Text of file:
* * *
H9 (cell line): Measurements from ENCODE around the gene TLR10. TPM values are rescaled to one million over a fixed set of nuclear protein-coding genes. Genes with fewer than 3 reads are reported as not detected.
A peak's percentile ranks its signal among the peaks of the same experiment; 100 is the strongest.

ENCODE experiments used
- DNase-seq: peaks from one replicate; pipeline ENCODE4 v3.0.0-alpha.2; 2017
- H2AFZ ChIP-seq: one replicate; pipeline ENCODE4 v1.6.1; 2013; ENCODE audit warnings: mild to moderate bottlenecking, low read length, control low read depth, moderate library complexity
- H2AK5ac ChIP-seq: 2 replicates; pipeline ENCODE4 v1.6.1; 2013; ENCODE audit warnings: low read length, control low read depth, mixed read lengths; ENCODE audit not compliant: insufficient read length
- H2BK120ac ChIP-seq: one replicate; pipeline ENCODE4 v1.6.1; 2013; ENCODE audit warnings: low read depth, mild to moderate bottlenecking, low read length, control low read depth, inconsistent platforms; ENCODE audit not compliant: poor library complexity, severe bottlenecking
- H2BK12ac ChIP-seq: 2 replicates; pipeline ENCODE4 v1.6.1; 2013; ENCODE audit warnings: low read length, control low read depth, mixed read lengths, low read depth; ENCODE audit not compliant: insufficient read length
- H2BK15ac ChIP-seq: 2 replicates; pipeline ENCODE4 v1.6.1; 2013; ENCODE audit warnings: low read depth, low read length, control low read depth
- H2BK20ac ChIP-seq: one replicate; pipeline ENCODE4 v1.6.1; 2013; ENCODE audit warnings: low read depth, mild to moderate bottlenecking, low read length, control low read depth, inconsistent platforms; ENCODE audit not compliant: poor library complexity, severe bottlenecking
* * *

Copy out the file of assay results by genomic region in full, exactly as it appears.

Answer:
H9 (cell line): Measurements from ENCODE around the gene TLR10. TPM values are rescaled to one million over a fixed set of nuclear protein-coding genes. Genes with fewer than 3 reads are reported as not detected.
A peak's percentile ranks its signal among the peaks of the same experiment; 100 is the strongest.

ENCODE experiments used
- DNase-seq: peaks from one replicate; pipeline ENCODE4 v3.0.0-alpha.2; 2017
- H2AFZ ChIP-seq: one replicate; pipeline ENCODE4 v1.6.1; 2013; ENCODE audit warnings: mild to moderate bottlenecking, low read length, control low read depth, moderate library complexity
- H2AK5ac ChIP-seq: 2 replicates; pipeline ENCODE4 v1.6.1; 2013; ENCODE audit warnings: low read length, control low read depth, mixed read lengths; ENCODE audit not compliant: insufficient read length
- H2BK120ac ChIP-seq: one replicate; pipeline ENCODE4 v1.6.1; 2013; ENCODE audit warnings: low read depth, mild to moderate bottlenecking, low read length, control low read depth, inconsistent platforms; ENCODE audit not compliant: poor library complexity, severe bottlenecking
- H2BK12ac ChIP-seq: 2 replicates; pipeline ENCODE4 v1.6.1; 2013; ENCODE audit warnings: low read length, control low read depth, mixed read lengths, low read depth; ENCODE audit not compliant: insufficient read length
- H2BK15ac ChIP-seq: 2 replicates; pipeline ENCODE4 v1.6.1; 2013; ENCODE audit warnings: low read depth, low read length, control low read depth
- H2BK20ac ChIP-seq: one replicate; pipeline ENCODE4 v1.6.1; 2013; ENCODE audit warnings: low read depth, mild to moderate bottlenecking, low read length, control low read depth, inconsistent platforms; ENCODE audit not compliant: poor library complexity, severe bottlenecking